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My Turn: Immigration checkpoints in New Hampshire are troubling

  • A U.S. Border Patrol agent checks a car on the I-93 southbound lane on Wednesday, September 28, 2017 south of the Route 175 exit south of Lincoln. Geoff Forester



For the Monitor
Monday, July 09, 2018

Last weekend, at the #FamiliesBelongTogether rally, more than 700 protesters gathered in Concord to show their support for those children and families torn apart by the Trump administration’s “zero tolerance” immigration enforcement policies. Policies which our state’s elected officials have vocally opposed. The Trump administration’s stance on issues related to immigration, asylum and refugee resettlement is clear – uninformed intolerance. At a time when we sorely need thoughtful, bipartisan action on immigration reform, we are left with reckless, symbolic gestures. We, as New Hampshire residents, cannot pretend these issues are irrelevant to our state.

As has been noted in this paper, New Hampshire has been host to two Customs and Border Patrol checkpoints this year, with another four planned. During these checkpoints, CBP officers have the authority to ask motorists about their immigration and citizenship status. Motorists have the right to say nothing, in which case CBP officers can temporarily detain them while ascertaining their citizenship status. The U.S. Supreme Court has upheld the CBP’s authority to conduct immigration checkpoints within 100 miles of a land or sea borer (an area that encompasses most of New Hampshire and, nationally, encompasses two-thirds of the U.S. population). There has been a recent uptick in these checkpoints at the northern border under the current administration. The CBP argues that these checkpoints are a “critical tool for the enforcement of our immigration laws.” However, data shows that less than 3 percent of foreigners entering the country illegally are caught at immigration checkpoints far from the border.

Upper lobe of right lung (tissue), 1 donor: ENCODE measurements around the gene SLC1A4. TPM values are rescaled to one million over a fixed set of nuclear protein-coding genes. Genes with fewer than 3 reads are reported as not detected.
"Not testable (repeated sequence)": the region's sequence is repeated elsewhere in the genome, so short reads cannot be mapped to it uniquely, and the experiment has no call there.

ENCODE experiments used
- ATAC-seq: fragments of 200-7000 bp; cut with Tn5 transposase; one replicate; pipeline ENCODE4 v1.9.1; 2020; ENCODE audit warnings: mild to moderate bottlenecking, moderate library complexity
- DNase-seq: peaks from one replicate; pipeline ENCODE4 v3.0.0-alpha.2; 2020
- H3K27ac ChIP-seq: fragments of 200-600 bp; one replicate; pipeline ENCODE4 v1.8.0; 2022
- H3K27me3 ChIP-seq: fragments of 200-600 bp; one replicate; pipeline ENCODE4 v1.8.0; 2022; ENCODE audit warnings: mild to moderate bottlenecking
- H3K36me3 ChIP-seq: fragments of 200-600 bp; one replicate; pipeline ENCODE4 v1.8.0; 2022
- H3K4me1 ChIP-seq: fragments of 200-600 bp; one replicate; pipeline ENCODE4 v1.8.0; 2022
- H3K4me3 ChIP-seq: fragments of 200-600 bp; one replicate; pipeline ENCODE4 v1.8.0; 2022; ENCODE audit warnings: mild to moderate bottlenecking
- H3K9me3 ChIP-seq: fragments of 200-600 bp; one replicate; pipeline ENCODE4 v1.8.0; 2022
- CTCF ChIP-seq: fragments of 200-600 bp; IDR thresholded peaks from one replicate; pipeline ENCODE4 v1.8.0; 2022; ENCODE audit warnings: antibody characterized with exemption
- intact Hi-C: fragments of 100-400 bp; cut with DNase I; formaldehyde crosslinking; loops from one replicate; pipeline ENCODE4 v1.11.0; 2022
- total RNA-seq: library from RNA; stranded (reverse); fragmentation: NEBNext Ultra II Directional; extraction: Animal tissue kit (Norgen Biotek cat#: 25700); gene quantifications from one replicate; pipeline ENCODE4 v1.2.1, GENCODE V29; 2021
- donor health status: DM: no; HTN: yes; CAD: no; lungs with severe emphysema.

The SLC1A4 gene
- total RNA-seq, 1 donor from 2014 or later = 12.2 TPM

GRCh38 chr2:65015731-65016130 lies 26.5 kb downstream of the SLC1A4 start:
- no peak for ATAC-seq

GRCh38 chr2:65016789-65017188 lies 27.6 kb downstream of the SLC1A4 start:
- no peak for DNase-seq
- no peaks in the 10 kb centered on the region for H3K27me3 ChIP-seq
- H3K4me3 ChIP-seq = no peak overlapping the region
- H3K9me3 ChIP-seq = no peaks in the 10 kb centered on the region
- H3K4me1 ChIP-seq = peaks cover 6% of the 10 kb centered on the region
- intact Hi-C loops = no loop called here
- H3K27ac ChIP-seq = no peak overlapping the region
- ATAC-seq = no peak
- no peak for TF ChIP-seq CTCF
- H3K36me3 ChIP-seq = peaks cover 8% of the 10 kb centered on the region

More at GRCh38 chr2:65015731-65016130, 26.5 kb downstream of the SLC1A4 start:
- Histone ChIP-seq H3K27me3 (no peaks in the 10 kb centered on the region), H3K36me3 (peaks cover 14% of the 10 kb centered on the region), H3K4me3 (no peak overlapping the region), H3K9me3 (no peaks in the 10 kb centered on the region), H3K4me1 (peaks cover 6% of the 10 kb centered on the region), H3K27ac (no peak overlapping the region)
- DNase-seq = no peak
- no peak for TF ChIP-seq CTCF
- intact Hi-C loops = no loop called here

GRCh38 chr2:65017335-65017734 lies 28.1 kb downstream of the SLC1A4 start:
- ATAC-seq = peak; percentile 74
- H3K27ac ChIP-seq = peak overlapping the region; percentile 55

Though technically legal, these checkpoints are troubling for a number of reasons. First, CBP officers have been documented lying to motorists during the checkpoints, telling them they are required to answer the questions. In addition, there have been cases where motorists were detained for an unreasonable period of time without good cause. The threat of overreach is clear. Just last year, a CBP checkpoint resulted in 32 U.S. citizens being arrested on drug offenses. Arrests which were later ruled unconstitutional by a state circuit court judge, as the purview of these checkpoints is strictly related to immigration enforcement. All of this is on top of the obvious inconvenience to New Hampshire citizens, who should be able to go about their day and get from point A to point B without having to interact with federal agents. Ultimately, these checkpoints push against our 4th Amendment protections from unreasonable search and seizure, and seriously stretch the limits of what one could expect to happen in a truly “welcoming” state.

U.S. Sen. Patrick Leahy of Vermont recently introduced legislation that would limit the zone of CBP checkpoints to within 25 miles from the border. Unfortunately, we have not seen similar, substantial action taken from our elected officials here in New Hampshire (in fact, Gov. Chris Sununu has expressed support for the checkpoints). Please contact your elected officials and encourage them to take a stand against the CBP checkpoints happening in our state.

(David Kutz lives in Concord.)